Paydirt: IM8-32 Mixing Console Helps Red Dirt Musicians Sound Their Best

3/12/2010 [Live Sound]

Upstage Sound in Denison, Texas Uses Console for Live Shows and Festivals

Texas IM8 Install
Craig Krauss, of Upstage Sound in Denison, Texas uses his IM8 console for live shows and festivals.
Photo courtesy of Accent Images
BUENA PARK, Calif.—It's tough to pigeonhole the Red Dirt movement in country music, named for the color of the earth that straddles the Oklahoma-Texas border. Some bands adhere to a southern rock style and use electric instruments only. Others incorporate acoustic guitars, fiddles and pedal steels into their performances.

Craig Krauss, proprietor of Upstage Sound in Denison, Texas, is the premiere soundman for many of the bands on the circuit, including Stoney LaRue, Johnny Cooper, Kevin Fowler, Jason Boland and the Stragglers, Aaron Watson and Cross Canadian Ragweed. He also mans Front of House at the Music and Mayhem Festival in Lake Euphola, Oklahoma and the Peanut Festival in Whitesboro, Texas.

A longtime user of Yamaha sound gear, including effects, amps, monitors and speakers, Krauss recently bought an IM8-32 mixing console to handle the stage sound for bands on the Red Dirt circuit. He also owns an MG32/14 console, which he uses for monitor mixes, although most of the bands he works for use in-ear monitors.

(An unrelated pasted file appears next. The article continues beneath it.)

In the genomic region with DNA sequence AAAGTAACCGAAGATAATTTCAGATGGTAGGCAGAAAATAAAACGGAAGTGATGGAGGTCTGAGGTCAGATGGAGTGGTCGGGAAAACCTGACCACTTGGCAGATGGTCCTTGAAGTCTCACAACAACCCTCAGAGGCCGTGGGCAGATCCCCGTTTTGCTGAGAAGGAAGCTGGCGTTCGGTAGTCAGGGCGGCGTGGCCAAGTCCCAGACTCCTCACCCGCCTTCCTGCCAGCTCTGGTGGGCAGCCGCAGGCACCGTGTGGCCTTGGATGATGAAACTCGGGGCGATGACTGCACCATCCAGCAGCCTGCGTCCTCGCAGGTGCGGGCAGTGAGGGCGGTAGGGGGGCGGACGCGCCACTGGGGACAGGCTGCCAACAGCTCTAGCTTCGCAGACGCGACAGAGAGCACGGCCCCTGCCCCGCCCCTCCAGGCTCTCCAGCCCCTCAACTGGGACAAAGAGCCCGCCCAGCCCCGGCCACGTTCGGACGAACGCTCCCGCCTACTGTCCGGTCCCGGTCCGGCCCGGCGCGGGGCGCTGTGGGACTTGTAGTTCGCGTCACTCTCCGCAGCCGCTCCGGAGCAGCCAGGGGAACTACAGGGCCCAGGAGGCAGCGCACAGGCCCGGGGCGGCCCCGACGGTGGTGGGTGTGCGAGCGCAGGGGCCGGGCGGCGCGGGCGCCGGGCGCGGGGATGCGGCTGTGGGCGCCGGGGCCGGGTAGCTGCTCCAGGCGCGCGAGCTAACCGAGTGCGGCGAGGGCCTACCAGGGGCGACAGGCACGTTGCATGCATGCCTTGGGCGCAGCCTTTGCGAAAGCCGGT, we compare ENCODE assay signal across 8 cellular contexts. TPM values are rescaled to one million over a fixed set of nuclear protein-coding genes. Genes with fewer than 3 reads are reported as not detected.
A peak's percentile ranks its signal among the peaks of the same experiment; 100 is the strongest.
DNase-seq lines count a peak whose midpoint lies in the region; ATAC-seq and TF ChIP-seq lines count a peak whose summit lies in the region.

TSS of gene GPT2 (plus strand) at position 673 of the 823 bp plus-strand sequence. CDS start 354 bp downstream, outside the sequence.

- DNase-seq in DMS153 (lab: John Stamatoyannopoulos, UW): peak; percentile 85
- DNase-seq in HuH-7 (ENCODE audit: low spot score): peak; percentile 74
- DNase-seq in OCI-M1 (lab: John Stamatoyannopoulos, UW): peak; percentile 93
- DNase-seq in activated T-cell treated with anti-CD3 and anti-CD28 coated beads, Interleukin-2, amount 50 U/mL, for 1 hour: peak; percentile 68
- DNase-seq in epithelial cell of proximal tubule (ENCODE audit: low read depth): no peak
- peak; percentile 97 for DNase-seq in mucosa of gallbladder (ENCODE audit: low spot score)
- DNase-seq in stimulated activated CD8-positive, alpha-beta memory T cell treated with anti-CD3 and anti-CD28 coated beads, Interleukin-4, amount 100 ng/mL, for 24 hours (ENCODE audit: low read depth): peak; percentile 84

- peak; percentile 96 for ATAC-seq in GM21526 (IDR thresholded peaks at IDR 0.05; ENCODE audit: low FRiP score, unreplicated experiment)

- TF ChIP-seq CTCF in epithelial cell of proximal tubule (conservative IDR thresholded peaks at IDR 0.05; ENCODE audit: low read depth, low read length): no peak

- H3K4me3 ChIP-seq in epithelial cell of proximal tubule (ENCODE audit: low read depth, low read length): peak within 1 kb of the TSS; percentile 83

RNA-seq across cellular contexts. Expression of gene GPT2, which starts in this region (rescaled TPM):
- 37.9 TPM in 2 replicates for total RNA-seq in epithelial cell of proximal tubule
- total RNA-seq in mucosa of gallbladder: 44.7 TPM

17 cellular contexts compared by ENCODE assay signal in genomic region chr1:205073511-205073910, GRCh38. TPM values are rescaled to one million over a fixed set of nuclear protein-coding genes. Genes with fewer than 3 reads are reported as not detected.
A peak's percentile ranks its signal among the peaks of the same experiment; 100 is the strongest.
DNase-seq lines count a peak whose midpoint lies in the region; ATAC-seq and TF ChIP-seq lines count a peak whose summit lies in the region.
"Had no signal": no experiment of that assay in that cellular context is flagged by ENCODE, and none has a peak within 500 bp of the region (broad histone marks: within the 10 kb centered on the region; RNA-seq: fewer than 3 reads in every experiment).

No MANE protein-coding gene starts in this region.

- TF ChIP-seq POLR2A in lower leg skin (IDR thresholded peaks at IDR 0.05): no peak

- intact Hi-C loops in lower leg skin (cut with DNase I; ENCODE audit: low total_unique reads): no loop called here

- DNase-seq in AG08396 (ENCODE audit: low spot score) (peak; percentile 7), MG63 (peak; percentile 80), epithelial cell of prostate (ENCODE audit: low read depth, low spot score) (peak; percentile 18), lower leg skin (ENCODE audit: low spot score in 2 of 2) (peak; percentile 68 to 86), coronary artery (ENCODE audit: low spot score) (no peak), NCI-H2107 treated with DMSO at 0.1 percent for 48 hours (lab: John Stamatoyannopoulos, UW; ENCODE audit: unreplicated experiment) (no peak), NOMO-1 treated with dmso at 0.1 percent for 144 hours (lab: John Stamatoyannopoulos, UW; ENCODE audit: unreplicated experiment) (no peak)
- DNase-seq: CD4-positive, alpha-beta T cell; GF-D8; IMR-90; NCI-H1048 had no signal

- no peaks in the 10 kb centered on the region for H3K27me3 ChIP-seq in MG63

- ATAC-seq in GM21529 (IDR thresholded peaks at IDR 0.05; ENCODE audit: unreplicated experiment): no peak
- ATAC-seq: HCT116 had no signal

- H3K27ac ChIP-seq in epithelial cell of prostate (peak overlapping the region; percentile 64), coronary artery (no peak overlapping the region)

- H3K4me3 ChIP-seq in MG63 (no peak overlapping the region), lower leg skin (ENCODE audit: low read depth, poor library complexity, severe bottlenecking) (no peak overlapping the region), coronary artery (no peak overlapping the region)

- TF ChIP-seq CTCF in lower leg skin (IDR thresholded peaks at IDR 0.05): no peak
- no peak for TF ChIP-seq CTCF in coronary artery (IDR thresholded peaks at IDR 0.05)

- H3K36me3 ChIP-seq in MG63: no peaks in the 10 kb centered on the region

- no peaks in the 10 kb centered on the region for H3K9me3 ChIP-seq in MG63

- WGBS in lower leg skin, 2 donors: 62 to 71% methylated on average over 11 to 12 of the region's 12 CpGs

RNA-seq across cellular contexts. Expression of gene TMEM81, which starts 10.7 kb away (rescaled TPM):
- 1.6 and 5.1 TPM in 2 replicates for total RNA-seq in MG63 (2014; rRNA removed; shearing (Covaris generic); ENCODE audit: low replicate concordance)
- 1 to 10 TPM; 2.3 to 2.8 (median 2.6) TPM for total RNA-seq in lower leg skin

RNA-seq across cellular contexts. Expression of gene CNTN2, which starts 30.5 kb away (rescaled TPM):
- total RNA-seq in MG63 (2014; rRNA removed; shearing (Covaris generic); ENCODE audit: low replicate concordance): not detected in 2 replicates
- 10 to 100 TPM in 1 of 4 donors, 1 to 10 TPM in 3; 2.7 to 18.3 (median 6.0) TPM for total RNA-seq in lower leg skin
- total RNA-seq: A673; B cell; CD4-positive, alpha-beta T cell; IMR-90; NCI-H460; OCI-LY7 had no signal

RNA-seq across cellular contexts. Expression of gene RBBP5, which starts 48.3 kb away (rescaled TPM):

Krauss researched the IM8 on the Web, then headed off to the local Guitar Center in Plano to pick it up. One reason he chose the model is because he's a fan of analogue: "I don't want to be dependent on software," he said.

He also likes having built in compression on every channel, which lets him regulate the sound of the vocals and acoustic instruments, ensuring that they can be heard along with the electric ones in the mix.

He also appreciates the sweepable muting, full parametric EQ and the layout.

"I like the matrix on it, the control room for the phones and the way the auxiliary controls are set up," he said. "It's great that there are eight subgroups, also.

And, he added, "with the split between channels one to 16 and 17 to 32, I generally use one side for the opening act and the other for the headliner. It makes it easy to decipher."

Krauss, who used to play drums, has been doing Front of House for around 25 years. He can also set up lighting, including MAC250 movers, and also has an outdoor stage with roofing, so he has the ability to create the full live band experience rather then just provide sound reinforcement.

One thing he likes about Red Dirt music is that "we keep it country." That no-frills, can-do attitude helped him become the area's go-to sound company. "Everything around here is done word-of-mouth," he said. "That's how I got this circuit, mainly a 200 mile radius around Denison, and all is good."

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